Smart Outlook Search Folders Save Time

Outlook tweaks can save a lot of finding (and filing) time

With a little customization, Outlook can quickly become more productive. Search Folders are a great way to find things anywhere in your mailbox.

Introducing Search Folders

Outlook on the Windows desktop has a great feature for locating messages based on rules regardless of how you organize individual messages in your chosen folder structure. A search folder is based on a flexible set of rule-based filters allowing you to treat matching messages as if they were all held in a single folder based on the conditions you specify.

For example, if you use Outlook Categories, like “@Waiting For” to track delegate items, you can define a category-based search folder that allows you to see all matching items in one place. The messages may reside in separate “physical” folders, but the search folder combines them conveniently for navigation.

Creating a Search Folder

In the desktop version of Outlook, look along the side navigation bar until you see an entry named “Search Folders”. Right-click the folder and choose “New Search Folder…”.

You’ll be presented with a screen like this one (your Office version may look slightly different):

Review the options available.

Examples include: Unread mail, mail from specific people, and categorized mail.

For this example, we’ll use the Knowledge Base category. If you don’t have a Knowledge Base category you can create one from the category selection screen. (I recommend it!)

Once you have selected the category, click OK.

Select the folders you want to include in the scope of your search. You can be as broad or selective as you prefer. If you select the search subfolders option, then the search will trace the hierarchy of folders from the top level folder(s) you picked.

After you are done, give the search folder a name (e.g., Knowledge Base) and click OK to finish creating it.

Your new search folder will appear in the list of folders under the Search Folders item.

Click on the newly created search folder. Matching messages should appear in the list. If you don’t see any messages, try marking a message with the specified category and make sure that it is stored in one of the folders being watched.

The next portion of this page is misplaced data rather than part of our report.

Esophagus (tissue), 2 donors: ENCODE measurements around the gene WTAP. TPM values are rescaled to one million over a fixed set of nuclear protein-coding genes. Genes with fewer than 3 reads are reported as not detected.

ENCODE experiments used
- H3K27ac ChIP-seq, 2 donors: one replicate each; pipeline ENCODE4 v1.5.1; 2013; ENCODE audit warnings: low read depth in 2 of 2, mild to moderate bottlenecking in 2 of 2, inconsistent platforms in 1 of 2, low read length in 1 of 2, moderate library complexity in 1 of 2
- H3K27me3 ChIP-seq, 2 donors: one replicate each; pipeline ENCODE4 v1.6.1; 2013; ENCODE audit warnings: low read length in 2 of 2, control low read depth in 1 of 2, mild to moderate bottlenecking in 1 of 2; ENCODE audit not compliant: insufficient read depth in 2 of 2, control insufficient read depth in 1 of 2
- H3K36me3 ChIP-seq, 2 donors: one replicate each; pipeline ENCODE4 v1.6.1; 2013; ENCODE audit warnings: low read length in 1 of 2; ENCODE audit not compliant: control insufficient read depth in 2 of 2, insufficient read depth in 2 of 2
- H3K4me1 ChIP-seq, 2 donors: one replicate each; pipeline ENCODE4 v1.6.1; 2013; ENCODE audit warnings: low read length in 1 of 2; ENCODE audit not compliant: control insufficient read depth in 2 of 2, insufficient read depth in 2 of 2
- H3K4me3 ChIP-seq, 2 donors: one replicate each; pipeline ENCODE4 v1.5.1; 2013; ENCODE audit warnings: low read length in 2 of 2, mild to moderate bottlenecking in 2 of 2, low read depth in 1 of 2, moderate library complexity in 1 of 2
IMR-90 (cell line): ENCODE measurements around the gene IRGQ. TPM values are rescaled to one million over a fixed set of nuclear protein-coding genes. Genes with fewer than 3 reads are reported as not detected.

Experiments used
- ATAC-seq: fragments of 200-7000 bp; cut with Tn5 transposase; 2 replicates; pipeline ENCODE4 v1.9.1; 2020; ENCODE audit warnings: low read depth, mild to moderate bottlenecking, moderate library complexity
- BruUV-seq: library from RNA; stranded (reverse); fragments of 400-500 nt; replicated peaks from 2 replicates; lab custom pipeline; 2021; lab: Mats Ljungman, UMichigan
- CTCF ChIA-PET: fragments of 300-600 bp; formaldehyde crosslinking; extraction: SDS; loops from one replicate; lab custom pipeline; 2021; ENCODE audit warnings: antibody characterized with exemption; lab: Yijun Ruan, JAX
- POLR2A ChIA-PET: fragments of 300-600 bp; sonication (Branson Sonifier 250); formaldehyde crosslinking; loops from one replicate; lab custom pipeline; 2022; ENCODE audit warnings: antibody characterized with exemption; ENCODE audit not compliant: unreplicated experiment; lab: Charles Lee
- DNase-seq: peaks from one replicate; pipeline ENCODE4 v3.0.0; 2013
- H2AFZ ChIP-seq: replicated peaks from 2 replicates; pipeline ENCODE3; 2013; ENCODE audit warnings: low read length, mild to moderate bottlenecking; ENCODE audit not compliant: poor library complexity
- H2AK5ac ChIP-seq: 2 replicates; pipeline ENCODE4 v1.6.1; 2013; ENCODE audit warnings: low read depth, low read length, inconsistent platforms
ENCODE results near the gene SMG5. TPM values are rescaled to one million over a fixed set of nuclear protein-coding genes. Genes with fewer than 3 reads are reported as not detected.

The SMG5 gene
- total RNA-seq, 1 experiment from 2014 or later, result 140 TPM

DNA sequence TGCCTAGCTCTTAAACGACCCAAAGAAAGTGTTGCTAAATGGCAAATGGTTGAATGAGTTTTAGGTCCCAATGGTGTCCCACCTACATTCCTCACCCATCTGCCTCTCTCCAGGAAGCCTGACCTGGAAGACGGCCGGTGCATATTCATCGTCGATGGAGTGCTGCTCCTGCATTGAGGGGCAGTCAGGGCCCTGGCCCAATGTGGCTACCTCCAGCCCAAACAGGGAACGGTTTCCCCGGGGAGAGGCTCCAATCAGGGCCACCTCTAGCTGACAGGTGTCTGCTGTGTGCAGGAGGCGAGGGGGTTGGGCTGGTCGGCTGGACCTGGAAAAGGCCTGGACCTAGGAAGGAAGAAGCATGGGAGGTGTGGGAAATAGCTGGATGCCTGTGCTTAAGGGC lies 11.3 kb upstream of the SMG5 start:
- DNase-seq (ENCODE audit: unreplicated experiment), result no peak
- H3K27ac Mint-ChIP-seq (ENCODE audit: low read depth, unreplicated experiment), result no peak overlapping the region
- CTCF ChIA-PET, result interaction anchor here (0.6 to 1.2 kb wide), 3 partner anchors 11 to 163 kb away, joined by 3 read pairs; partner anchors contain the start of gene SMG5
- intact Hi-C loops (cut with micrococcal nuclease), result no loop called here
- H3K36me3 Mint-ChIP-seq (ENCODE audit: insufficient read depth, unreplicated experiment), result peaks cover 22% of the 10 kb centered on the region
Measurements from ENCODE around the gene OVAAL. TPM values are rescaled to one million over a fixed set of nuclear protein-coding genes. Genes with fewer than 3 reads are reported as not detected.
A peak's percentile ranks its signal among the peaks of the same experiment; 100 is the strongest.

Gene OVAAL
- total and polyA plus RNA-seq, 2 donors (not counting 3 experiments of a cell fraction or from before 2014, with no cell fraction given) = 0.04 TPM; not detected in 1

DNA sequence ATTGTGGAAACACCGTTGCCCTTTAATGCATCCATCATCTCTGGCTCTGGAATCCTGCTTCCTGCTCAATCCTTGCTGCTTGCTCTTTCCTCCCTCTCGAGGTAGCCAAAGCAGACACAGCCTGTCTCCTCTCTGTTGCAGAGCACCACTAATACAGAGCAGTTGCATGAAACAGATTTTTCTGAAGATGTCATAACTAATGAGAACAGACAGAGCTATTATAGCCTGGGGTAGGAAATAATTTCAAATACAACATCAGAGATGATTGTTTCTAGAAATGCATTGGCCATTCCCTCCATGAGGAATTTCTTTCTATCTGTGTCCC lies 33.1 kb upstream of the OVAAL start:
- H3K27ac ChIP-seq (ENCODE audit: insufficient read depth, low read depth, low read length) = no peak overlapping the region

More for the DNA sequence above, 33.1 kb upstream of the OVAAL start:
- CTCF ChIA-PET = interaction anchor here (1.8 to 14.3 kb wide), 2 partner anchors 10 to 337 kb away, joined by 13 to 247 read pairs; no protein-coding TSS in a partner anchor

Add Frequently Used Search Folders to Your Favorites

If you find that you access some search folders often, you can add them to your Favorites folder by right-clicking and selecting “Add to Favorites”.

Search Folder for Meeting Requests and Responses

I routinely create two special search folders for tracking meeting requests from others and invitee responses to meetings that I schedule.

Meeting Request Search Folder Setup

To create a search folder to track Meeting Requests, you must use an advance filtering rule based on the internal message class of the meeting request. There are a few meeting-related classes worth mentioning, and they all share a common prefix of “IPM.”.

Here’s how to set up a search folder that identifies meeting requests in your Inbox.

Using the steps above, create a new search folder. This time however, choose “Custom search folder”.

Under the Advanced tab you’ll add two entries. Look through the “All Mail fields” and find “Message Class”.

Add two rules that say, “Messages Class contains IPM. Meeting.Request” and “Message Class contains IPM.Meeting. Cancellation”. I include cancellations because I want to know that a meeting has been canceled so I can remove it from my calendar.

Track Invitee RSVPs

To track invitee responses, add a new search folder similar to the above setup. This time, add the Advance rule of “Message Class contains IPM.Meeting.Response”.

You can be more granular by including a Declined, Accepted, or Tentative sub-status, but I want to include all types of responses.

Once I have reviewed the responses I usually archive the messages, but you may choose to delete them if they are no longer needed.

I’ve mentioned this technique a number of times in the presentations I’ve given about Tribal Knowledge in Agile Teams. Here’s a link to the specific time where search folders are mentioned.


Outlook search folders can save you lots of time when grouping messages logically based on their characteristics. You won’t need to click in lots of locations or search with special modifiers because you have already built those criteria into your search folder’s filter.

Have any search folders that have served you well? Please share them with me.

About the Author

Jeffrey A. Miller is a Senior Consultant, Trainer, Author, Speaker, and Leader. Jeffrey has over 25 years of experience helping organizations bring value to their mission through software. He has presented a variety of programming, data, and team topics at user groups and tech conferences.

Jeffrey and his wife, Brandy, are adoptive parents and have written a fun children’s book called “Skeeters” with proceeds supporting adoption.